“The standard of review in family matters is well settled. An appellate court will not disturb a trial court’s orders in domestic relations cases unless the court has abused its discretion or it is found that it could not reasonably conclude as it did, based on the facts presented. . . . In determining whether a trial court has abused its broad discretion in domestic relations matters, we allow every reasonable presumption in favor of the correctness of its action. . . . Appellate review of a trial court’s findings of fact is governed by the clearly erroneous standard of review. The trial court’s findings are binding upon this court unless they are clearly erroneous in light of the evidence and the pleadings in the record as a whole. . . . A finding of fact is clearly erroneous when there is no evidence in the record to support it . . . or when although there is evidence to support it, the reviewing court on the entire evidence is left with the definite and firm conviction that a mistake has been committed.” (Internal quotation marks omitted.) Jillian C. v William C., 95 Conn. App. 841, 843, 899 A.2d 71 (2006).
There is ample evidence in the record to support the court’s finding that the plaintiff did not own his inventory. The intervenors each submitted a sworn affidavit stating that the plaintiff was in possession of certain antiques pursuant to a consignment agreement. The intervenors also produced invoices for those antiques indicating that the intervenors had shipped the antiques to the plaintiff on a consignment basis. Although the defendant rebutted that evidence with her own testimony that the plaintiff owned his inventory, the defendant had only limited knowledge of the plaintiff’s business dealings. We conclude that the court’s finding regarding the ownership of the plaintiff’s inventory was not clearly erroneous.
The defendant next claims that the court improperly disallowed certain testimony that would have been relevant in making the financial orders. We disagree.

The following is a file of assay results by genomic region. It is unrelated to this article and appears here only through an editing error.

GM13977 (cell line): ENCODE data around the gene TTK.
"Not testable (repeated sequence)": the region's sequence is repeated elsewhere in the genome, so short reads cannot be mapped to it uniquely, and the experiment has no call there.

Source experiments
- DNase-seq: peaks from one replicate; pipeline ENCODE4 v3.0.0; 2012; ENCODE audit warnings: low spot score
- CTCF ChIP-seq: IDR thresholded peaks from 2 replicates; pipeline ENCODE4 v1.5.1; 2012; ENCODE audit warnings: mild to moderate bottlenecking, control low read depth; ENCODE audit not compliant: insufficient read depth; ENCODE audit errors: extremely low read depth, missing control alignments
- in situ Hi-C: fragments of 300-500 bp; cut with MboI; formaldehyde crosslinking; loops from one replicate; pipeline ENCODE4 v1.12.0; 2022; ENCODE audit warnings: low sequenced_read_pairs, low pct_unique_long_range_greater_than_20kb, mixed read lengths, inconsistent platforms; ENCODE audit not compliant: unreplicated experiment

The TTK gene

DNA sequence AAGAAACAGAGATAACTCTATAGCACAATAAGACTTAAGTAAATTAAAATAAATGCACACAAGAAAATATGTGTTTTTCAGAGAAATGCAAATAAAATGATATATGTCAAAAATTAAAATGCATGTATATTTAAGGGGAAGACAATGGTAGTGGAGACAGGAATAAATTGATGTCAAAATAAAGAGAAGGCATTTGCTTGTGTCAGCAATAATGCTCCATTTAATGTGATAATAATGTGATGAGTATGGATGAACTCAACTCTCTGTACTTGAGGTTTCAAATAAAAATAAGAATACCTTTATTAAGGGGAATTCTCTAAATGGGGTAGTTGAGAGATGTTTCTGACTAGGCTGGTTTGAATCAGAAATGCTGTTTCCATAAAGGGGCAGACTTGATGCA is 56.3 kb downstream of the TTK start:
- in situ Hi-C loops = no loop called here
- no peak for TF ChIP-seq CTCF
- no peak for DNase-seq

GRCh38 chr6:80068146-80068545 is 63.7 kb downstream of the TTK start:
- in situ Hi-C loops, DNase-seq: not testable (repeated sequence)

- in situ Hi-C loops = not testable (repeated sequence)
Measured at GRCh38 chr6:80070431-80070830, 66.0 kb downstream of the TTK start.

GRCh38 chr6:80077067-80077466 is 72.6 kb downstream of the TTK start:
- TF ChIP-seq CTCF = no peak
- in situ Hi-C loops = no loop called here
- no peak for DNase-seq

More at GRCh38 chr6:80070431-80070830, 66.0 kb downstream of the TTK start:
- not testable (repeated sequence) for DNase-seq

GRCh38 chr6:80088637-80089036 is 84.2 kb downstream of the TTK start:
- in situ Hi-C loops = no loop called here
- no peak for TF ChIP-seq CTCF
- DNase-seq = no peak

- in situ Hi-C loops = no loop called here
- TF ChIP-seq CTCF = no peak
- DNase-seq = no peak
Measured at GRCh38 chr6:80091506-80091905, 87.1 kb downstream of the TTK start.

The defendant directs us to the testimony of the plaintiff’s companion, Pauline Koinis, an antiques dealer, regarding two public auctions that she attended with the plaintiff. Those auctions included certain antiques from the plaintiff’s inventory. The defendant’s theory was that Koinis purchased those antiques on behalf of the plaintiff’s friends, who then planned to sell the antiques back to him. The defendant asked Koinis to testify as to the names of the clients for whom she had purchased antiques at the two auctions. When the plaintiff objected to that question, the defendant argued that the names of Koinis’ clients were relevant, but the defendant did not make a formal offer of proof as to whether those clients actually were the plaintiff’s friends. The court then sustained the plaintiff’s objection, ruling that the names of Koinis’ clients were not relevant. The court permitted the defendant to ask Koinis whether she had purchased any antiques at the two auctions on the plaintiff’s behalf or at his direction. The defendant now argues that eliciting the names of Koinis’ clients would have helped to establish the theory that Koinis was colluding with the plaintiff’s friends to hide assets from the defendant.
“Relevant evidence is evidence that has a logical tendency to aid the trier in the determination of an issue. . . . All that is required is that the evidence tend to support a relevant fact even to a slight degree, so long as it is not prejudicial or merely cumulative.” (Internal quotation marks omitted.) Jewett v. Jewett, 265 Conn. 669, 679-80, 830 A.2d 193 (2003). “Evidence is too speculative if the record makes it clear that there was no
basis for finding that the testimony would bear on relevant facts.” (Internal quotation marks omitted.) Harrison v. Hamzi, 77 Conn. App. 510, 516, 823 A.2d 446, cert. denied, 266 Conn. 905, 832 A.2d 69 (2003).
We conclude that the court properly determined that the names of Koinis’ clients were not relevant. The defendant failed to develop her offer of proof in order to move her theory of collusion outside the realm of speculation. Even if Koinis’ clients were the plaintiff’s friends, that information alone would not have tended to prove the defendant’s theory of collusion. There is a significant difference between showing that Koinis purchased antiques for the plaintiff’s friends at public auctions and showing that there was a secret agreement to hide assets from the defendant. The defendant failed to produce any evidence in support of the existence of such an agreement. We therefore reject the defendant’s claim.
The judgment is affirmed.
In this opinion the other judges concurred.
n. 5, 787 A.2d 20 (2001), cert. denied, 259 Conn. 931, 793 A.2d 1085
(2002). We therefore decline to address the intervenors’ claims.